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Nebraska Waterfowl Regulations: Season Guide

Nebraska’s diverse landscapes offer thrilling waterfowl hunting opportunities, but understanding the regulations is key to a successful and legal adventure.

NE Important Regulations

Waterfowl Schedules

  • Ducks and Coots: The duck and coot season varies by zone, with general dates spanning from October 14 to December 26 (Zone 1), October 7 to December 19 and January 10 to 31 (Zone 2), October 28 to January 9 and January 10 to 31 (Zone 3), and October 28 to January 9 (Zone 4).
  • Dark Geese: Gear up for goose hunting in the Platte River Unit (October 28 to February 9), Niobrara Unit (October 28 to February 9), and North Central Unit (October 7 to January 19).
  • White-fronted Goose: This season runs from October 7 to December 17 and January 25 to February 9, offering ample opportunities to bag these majestic birds.
  • Light Geese: Take aim at light geese during the regular season (October 7 to January 3 and January 25 to February 9) or the Conservation Order season (February 10 to April 15 in the East Zone and February 10 to April 5 in the West and Rainwater Basin Zones).

Bag Limits:

  • Ducks: Bag limits vary depending on tier and species. Tier I hunters can bag six ducks with restrictions, while Tier II allows for three ducks of any species and sex. Consult the official regulations for specific species restrictions within each tier.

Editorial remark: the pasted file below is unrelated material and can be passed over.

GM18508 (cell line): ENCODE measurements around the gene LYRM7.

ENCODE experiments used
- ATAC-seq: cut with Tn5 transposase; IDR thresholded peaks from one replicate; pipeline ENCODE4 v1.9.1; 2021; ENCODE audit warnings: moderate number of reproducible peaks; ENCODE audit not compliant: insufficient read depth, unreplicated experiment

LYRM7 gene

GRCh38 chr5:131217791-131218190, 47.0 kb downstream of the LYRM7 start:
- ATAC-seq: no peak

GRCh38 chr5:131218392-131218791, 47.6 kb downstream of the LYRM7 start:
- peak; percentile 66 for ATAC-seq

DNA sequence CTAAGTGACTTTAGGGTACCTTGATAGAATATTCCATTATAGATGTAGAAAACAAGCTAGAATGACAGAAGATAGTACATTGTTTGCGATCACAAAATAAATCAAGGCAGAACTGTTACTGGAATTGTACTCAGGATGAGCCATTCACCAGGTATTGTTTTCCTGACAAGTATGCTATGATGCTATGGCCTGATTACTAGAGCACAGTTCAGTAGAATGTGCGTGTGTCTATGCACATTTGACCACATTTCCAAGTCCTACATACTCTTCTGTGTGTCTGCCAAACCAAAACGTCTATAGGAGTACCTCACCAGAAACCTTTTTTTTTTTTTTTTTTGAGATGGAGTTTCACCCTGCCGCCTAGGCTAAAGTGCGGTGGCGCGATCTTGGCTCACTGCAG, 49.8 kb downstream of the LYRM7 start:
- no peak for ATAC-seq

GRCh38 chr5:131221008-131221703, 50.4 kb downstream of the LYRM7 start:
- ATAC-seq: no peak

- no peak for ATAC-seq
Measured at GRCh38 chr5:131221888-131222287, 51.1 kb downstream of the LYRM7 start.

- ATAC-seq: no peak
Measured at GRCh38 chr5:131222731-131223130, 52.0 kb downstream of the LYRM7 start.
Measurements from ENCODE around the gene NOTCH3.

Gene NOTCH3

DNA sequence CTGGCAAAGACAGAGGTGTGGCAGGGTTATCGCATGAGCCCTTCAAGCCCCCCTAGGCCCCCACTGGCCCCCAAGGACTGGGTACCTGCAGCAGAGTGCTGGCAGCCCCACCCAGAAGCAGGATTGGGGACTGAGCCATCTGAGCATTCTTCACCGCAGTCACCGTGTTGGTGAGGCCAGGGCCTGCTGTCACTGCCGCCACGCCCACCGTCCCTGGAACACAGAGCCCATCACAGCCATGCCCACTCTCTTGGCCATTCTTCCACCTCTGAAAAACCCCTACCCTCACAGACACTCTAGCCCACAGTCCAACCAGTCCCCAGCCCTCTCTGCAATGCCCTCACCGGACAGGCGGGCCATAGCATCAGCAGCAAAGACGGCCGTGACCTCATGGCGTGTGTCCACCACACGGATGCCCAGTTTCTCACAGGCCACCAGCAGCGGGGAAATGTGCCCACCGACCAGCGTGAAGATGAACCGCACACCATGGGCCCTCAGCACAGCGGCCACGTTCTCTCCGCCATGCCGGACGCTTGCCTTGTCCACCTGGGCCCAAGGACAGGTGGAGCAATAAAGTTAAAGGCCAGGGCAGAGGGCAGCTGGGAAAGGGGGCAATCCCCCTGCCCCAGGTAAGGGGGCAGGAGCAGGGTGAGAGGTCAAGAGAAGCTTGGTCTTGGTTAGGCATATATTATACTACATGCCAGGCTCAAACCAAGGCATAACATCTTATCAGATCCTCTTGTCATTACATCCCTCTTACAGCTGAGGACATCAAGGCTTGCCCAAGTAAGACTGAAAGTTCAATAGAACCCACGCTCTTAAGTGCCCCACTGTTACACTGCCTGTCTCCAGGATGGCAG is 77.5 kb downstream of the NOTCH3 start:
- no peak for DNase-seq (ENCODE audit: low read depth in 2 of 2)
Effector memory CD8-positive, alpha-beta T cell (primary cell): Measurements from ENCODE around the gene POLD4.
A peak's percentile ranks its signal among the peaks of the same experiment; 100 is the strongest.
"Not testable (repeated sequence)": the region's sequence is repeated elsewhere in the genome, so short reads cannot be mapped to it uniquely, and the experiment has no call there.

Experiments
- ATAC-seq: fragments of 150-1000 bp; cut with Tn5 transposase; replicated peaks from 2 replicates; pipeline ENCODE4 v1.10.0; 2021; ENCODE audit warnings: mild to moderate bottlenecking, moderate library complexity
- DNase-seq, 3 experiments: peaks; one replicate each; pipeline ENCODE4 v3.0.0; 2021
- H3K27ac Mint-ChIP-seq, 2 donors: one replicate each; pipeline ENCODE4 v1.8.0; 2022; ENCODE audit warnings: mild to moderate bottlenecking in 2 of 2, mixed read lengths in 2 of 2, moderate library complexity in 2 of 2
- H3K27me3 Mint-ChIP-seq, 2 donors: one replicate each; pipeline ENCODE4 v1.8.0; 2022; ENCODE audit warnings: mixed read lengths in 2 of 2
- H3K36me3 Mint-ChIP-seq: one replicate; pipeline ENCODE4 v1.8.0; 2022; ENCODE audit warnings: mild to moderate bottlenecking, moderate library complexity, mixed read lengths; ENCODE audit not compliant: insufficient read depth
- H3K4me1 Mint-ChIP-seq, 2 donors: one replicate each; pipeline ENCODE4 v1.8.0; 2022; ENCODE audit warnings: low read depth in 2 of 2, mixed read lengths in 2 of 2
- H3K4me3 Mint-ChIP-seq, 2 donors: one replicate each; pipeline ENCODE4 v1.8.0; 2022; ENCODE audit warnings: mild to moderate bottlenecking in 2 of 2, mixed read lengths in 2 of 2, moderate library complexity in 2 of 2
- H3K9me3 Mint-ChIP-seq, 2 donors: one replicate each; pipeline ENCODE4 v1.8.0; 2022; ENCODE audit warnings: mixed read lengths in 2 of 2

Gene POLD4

• Coots: The daily bag limit for coots is 15, offering a chance to diversify your harvest.
  • Dark Geese: Bag a maximum of five dark geese per day, including Canada, Snow, and White-fronted geese.
  • White-fronted Goose: The daily bag limit for white-fronted geese is two, allowing you to focus on these unique birds.
  • Light Geese: During the regular season, the daily bag limit for light geese is a whopping 50, granting you ample opportunities to control populations. The Conservation Order season has no possession limit, allowing you to focus on effective population management.

Duck Season Updates:

  • Merganser Limits: The merganser bag limit has been combined with the duck bag limit for Tier I hunters, simplifying regulations and streamlining your harvest options.